(The following was originally published in the Chronicle of Higher Education, September 13, 2007)
Looking back, as I enter my third year as president of Oglethorpe University in Atlanta, I am struck by how surprising the first 24 months of my tenure have been.
I have been surprised by the questions asked, surprised by what comes out of my mouth in response, surprised by the enormity of the job and the energy it requires, by how quickly people here become part of my family, and by how much we have accomplished and how much we have yet to do.
There are also things that no longer surprise me. The average tenure of a university president is one that comes to mind. But the small daily surprises are something I’ve come to appreciate.
Early in the summer of 2006, I met the granddaughter of an alumnus who had at one time shown interest in supporting the university. After a delightful conversation, she stood and up and told me the cart (meaning her interest in contributing to the university) was in the ditch, but that this didn’t mean it had to stay there in perpetuity.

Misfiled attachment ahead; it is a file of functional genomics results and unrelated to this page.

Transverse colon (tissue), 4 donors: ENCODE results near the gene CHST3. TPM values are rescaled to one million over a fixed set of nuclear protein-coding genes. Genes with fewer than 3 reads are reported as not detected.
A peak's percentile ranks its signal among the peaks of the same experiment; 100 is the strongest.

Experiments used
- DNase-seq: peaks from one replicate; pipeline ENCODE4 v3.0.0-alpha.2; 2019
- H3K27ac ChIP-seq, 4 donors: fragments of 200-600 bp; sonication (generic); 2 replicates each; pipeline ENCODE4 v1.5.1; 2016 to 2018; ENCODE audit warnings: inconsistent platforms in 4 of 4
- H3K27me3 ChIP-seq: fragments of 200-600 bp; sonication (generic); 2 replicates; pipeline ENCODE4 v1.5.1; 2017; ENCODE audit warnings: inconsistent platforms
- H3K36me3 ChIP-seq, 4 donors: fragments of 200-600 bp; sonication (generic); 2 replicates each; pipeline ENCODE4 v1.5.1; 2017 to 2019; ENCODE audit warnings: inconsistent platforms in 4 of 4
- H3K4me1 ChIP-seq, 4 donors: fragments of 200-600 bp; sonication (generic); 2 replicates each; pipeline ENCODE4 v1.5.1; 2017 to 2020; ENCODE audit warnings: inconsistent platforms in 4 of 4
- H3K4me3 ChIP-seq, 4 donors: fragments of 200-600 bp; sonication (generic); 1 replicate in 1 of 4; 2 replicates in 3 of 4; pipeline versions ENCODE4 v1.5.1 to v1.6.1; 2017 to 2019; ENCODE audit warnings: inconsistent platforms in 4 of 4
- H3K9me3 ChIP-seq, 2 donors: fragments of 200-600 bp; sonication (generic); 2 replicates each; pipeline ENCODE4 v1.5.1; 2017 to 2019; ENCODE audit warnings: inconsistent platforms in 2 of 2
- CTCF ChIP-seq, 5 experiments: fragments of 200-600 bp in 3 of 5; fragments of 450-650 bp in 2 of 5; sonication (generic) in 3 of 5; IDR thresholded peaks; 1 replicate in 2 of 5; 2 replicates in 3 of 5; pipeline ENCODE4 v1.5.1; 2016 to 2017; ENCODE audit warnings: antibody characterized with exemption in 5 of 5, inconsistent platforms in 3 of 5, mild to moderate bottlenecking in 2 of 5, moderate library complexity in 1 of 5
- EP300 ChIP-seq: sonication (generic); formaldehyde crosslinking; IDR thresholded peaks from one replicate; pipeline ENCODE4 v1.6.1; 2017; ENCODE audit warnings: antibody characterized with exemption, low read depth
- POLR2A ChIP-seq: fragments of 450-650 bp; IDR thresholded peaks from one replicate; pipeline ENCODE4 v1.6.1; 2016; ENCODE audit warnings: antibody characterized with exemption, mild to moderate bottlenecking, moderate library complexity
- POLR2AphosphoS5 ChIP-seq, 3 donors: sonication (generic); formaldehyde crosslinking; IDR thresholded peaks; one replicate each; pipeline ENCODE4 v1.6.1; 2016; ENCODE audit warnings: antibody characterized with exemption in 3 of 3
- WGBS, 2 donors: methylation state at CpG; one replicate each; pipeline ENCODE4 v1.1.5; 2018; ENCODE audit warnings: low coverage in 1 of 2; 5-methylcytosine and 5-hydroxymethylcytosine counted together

I dropped her an e-mail message a few weeks later, putting in writing this idea we discussed about transforming our campus culture into one where our students were actively engaged every day in the civic life of our community. She wrote back and never mentioned anything about a cart or a ditch. After a few additional electronic conversations, it seemed that an idea was taking hold — the Oglethorpe Center for Civic Engagement — that would connect our academic program with our growing civic-engagement efforts.
I was in New Orleans in August 2006, working to restore homes in the lower 9th Ward and covered head to toe in gear (Tyvek suit, helmet, work gloves, boots and goggles) when my phone rang. It took me a minute to unzip far enough to locate the device.
“Larry,” the voice said, “I want you to know we are going to make the center happen.” That’s the way I heard about one of the largest individual gifts ever made to Oglethorpe. Among many other things, the gift has allowed us to buy two new carts (we call them vans down here) to transport our students into the community every day of the week.
A cart of a different sort was part of another surprise. Last year, a young student made an appointment with me to talk about the state of Oglethorpe’s recycling program. Now, in terms of the size of our effort, we looked more like Rhode Island than Texas, so I was a bit anxious about the meeting.
Jessica arrived and proceeded to tell me everything she thought needed to happen on campus. Of course she was right, but at the moment, I knew the resources to make all that happen were unavailable. I was about to explain why we couldn’t do what she was asking when Jessica proceeded to Part 2 of her presentation. If we could provide her and a few of her fellow students some plastic bins and a used golf cart, they were prepared to do all the work.